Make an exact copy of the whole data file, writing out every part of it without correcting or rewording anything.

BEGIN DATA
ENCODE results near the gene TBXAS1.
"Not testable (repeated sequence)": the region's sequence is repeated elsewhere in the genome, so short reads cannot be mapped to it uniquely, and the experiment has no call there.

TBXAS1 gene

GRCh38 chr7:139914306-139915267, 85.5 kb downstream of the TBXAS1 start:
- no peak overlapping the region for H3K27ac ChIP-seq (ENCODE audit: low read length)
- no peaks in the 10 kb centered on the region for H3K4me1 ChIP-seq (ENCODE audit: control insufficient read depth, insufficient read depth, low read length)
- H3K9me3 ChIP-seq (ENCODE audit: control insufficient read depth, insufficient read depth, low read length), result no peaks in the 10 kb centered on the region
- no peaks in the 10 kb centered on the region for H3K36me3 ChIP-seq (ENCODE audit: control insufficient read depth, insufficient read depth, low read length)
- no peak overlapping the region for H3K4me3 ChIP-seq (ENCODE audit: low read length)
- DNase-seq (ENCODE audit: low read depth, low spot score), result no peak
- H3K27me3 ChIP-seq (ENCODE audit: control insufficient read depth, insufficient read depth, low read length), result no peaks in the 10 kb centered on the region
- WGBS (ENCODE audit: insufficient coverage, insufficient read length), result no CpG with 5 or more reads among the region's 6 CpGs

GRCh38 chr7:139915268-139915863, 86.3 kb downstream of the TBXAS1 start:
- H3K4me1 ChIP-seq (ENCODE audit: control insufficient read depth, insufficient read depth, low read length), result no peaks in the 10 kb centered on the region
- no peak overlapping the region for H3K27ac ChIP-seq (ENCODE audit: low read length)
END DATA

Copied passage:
ENCODE results near the gene TBXAS1.
"Not testable (repeated sequence)": the region's sequence is repeated elsewhere in the genome, so short reads cannot be mapped to it uniquely, and the experiment has no call there.

TBXAS1 gene

GRCh38 chr7:139914306-139915267, 85.5 kb downstream of the TBXAS1 start:
- no peak overlapping the region for H3K27ac ChIP-seq (ENCODE audit: low read length)
- no peaks in the 10 kb centered on the region for H3K4me1 ChIP-seq (ENCODE audit: control insufficient read depth, insufficient read depth, low read length)
- H3K9me3 ChIP-seq (ENCODE audit: control insufficient read depth, insufficient read depth, low read length), result no peaks in the 10 kb centered on the region
- no peaks in the 10 kb centered on the region for H3K36me3 ChIP-seq (ENCODE audit: control insufficient read depth, insufficient read depth, low read length)
- no peak overlapping the region for H3K4me3 ChIP-seq (ENCODE audit: low read length)
- DNase-seq (ENCODE audit: low read depth, low spot score), result no peak
- H3K27me3 ChIP-seq (ENCODE audit: control insufficient read depth, insufficient read depth, low read length), result no peaks in the 10 kb centered on the region
- WGBS (ENCODE audit: insufficient coverage, insufficient read length), result no CpG with 5 or more reads among the region's 6 CpGs

GRCh38 chr7:139915268-139915863, 86.3 kb downstream of the TBXAS1 start:
- H3K4me1 ChIP-seq (ENCODE audit: control insufficient read depth, insufficient read depth, low read length), result no peaks in the 10 kb centered on the region
- no peak overlapping the region for H3K27ac ChIP-seq (ENCODE audit: low read length)